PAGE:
You are here

Drinking vs. Tasting: Brewing Parameters

/  shares

In the blogging, twittering, and generally-interneting specialty coffee world, there seems to be a renewed interest in not just the way we brew coffee, but particularly in the specifics involved in the ways we brew coffee. Take, for instance, the french press: it allows coarsely-ground coffee to be saturated with hot, almost-boiling water for roughly four minutes to create a brew that is then filtered by the pressing action of the french press, thereby separating the grounds from what has now become brewed coffee. Though it's mildly long-winded, that explanation sounds fairly straightforward, doesn't it? The problem that some of those involved with coffee are running into is that such an explanation only suffices as a starting point.

A quick observation is in order: I don't think it's overkill to claim that most coffee consumers, even coffee aficionados, would distinguish the differences between the french press and, say, a Chemex, only along the lines of their cup characteristics. Said simply, the tendency is to describe and judge the brewing method based on its finished product, not by the process and nuances of the method itself. This may not sound like much, but let me make a parallel observation: if I asked you to tell me the differences between a cut of beef that's been roasted and one that's been grilled, you could likely list a few distinctions without thinking much. Now, if you were a chef, you could likely go into far greater detail about the processes of roasting and grilling and their respective effects on a cut of beef. You would expect this knowledge of a chef, wouldn't you? Translate that back over to coffee. Any barista worth his or her salt could tell you the difference between a cup of coffee from a press and one from a Chemex, right? How many of them, even outstanding ones, can tell you what's happening in those brew processes? How many will be able to intuitively and intelligently theorize on the effects brewing temperature, water flow and agitation, grind size, roast level, bean varietal, and dwell time will have on a cup of coffee? What about with espresso, a preparatory process that is far, far, far more intense and sensitive and mysterious than "just" brewed coffee?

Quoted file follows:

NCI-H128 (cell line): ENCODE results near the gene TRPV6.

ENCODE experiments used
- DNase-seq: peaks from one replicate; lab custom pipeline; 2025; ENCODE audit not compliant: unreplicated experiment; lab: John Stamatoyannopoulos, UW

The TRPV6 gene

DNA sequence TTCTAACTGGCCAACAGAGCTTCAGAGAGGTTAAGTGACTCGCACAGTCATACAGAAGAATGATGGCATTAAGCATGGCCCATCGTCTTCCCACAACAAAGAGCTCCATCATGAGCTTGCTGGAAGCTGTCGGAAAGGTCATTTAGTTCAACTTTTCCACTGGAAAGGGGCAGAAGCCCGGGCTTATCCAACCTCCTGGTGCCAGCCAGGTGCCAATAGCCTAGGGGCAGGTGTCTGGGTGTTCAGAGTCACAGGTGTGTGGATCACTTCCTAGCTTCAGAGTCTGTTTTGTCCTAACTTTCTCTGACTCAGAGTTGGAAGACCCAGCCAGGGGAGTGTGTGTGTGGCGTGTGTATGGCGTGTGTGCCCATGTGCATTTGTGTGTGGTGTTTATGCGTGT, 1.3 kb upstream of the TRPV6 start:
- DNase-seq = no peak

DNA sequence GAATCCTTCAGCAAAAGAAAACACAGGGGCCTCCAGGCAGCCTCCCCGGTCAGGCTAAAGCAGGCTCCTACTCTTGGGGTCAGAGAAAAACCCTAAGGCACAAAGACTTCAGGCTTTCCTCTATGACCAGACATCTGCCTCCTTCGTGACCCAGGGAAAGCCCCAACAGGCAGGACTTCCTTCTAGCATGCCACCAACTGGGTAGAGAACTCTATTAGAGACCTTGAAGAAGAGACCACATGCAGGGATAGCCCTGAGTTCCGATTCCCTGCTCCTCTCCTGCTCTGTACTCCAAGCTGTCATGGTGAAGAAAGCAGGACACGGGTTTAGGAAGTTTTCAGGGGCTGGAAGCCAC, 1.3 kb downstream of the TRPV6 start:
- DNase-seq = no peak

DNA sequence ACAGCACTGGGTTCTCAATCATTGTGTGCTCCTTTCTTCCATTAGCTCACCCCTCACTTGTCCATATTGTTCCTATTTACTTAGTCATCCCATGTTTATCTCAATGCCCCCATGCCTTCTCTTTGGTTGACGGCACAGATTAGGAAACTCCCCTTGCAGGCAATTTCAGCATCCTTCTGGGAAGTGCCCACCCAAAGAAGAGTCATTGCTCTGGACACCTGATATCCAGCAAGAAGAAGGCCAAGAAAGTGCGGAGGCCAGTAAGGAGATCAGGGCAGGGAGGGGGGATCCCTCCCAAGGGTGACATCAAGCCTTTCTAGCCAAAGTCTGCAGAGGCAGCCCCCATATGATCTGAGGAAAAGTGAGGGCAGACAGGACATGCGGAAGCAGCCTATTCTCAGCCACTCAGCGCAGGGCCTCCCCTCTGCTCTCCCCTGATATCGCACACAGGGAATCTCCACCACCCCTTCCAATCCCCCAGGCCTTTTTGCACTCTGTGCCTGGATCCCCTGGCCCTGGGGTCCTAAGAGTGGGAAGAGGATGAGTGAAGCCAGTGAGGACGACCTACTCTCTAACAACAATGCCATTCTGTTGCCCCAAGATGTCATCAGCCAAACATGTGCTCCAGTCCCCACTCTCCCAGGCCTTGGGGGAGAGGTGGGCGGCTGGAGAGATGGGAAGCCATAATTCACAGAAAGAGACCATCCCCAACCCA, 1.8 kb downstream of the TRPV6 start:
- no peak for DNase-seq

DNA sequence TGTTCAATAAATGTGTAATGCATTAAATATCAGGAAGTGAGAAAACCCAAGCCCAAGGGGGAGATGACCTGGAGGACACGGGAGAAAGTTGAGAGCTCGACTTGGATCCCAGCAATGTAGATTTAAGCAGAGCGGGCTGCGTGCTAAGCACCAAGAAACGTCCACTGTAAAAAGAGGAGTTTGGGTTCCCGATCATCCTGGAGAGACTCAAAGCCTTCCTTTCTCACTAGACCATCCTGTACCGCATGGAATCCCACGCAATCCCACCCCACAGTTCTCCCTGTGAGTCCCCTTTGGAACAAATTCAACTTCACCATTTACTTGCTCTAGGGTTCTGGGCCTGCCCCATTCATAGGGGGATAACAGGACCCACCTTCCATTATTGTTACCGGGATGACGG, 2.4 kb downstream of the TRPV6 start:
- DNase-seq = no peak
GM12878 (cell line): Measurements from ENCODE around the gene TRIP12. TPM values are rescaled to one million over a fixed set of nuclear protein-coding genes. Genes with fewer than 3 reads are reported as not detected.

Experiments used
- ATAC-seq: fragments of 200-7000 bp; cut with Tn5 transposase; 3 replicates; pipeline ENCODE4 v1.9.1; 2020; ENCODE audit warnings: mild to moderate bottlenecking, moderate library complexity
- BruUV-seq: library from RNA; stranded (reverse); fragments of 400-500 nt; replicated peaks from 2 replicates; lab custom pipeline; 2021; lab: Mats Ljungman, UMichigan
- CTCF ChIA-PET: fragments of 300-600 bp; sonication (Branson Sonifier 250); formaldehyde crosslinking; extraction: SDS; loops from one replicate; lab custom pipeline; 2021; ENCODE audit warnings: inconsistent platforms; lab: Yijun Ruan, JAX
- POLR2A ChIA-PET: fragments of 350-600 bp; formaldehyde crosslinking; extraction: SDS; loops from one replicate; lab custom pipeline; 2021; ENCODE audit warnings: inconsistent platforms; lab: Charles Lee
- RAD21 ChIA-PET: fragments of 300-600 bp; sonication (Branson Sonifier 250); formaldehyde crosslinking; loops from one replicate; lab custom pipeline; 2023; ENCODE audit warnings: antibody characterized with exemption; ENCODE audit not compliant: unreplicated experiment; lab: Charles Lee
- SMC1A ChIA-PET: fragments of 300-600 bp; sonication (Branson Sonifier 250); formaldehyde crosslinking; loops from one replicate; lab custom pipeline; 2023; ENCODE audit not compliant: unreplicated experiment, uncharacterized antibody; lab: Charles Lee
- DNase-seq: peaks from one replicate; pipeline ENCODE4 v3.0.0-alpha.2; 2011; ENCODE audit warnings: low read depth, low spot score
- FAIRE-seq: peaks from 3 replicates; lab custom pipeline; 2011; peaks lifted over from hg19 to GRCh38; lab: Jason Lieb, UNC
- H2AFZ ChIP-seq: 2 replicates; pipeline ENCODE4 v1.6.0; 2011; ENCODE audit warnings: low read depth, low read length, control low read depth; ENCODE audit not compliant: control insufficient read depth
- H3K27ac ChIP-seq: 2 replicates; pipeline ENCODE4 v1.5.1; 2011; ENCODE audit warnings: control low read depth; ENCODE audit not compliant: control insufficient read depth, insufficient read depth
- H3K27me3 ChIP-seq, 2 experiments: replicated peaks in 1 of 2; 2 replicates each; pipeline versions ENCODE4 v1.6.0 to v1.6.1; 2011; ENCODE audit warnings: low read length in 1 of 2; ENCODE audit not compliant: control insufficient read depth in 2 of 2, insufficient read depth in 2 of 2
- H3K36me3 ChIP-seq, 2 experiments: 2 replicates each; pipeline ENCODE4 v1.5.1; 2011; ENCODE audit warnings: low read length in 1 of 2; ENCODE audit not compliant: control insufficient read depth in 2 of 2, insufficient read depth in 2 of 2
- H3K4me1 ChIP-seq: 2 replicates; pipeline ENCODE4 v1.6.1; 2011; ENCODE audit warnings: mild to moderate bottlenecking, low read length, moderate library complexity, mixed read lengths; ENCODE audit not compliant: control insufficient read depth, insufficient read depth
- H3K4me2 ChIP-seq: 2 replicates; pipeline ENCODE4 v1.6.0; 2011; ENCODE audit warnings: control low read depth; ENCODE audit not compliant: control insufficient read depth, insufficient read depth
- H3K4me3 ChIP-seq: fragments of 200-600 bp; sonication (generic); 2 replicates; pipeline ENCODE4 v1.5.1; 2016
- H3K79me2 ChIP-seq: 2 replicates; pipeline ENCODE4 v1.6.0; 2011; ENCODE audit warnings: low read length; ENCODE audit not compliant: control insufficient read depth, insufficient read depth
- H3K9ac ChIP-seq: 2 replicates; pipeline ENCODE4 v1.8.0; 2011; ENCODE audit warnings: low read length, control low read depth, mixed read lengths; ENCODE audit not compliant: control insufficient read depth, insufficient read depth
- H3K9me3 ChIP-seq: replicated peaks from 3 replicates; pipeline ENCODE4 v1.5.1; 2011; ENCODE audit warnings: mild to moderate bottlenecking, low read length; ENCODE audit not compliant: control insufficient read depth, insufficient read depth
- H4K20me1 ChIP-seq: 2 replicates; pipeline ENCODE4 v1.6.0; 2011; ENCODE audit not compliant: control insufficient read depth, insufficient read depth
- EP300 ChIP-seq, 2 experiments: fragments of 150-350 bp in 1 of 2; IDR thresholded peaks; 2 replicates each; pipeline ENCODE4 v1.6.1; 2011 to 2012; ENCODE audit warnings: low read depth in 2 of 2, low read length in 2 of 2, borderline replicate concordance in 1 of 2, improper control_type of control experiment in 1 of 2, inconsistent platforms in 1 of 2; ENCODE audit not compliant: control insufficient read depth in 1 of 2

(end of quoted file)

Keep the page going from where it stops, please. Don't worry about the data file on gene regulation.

I pose these questions not because I thought them up on my own, but because I've run across others posing the same sorts of queries. Alex Negranza, James Hoffmann, Alex Brooks, and Paul Stack are just a handful of industry professionals that have been publicly -- meaning, via the web and otherwise -- thinking through and pushing the envelope on our "accepted" standards of brewing, both for filtered coffee and espresso; they're challenging the status quo. If guys like these are doing some outside-the-box thinking and are freely sharing their thoughts with the rest of the specialty coffee world, I think I am correct in expecting the bar to be raised yet again.

That's a good thing, right?

Our blog. Your inbox.

/  shares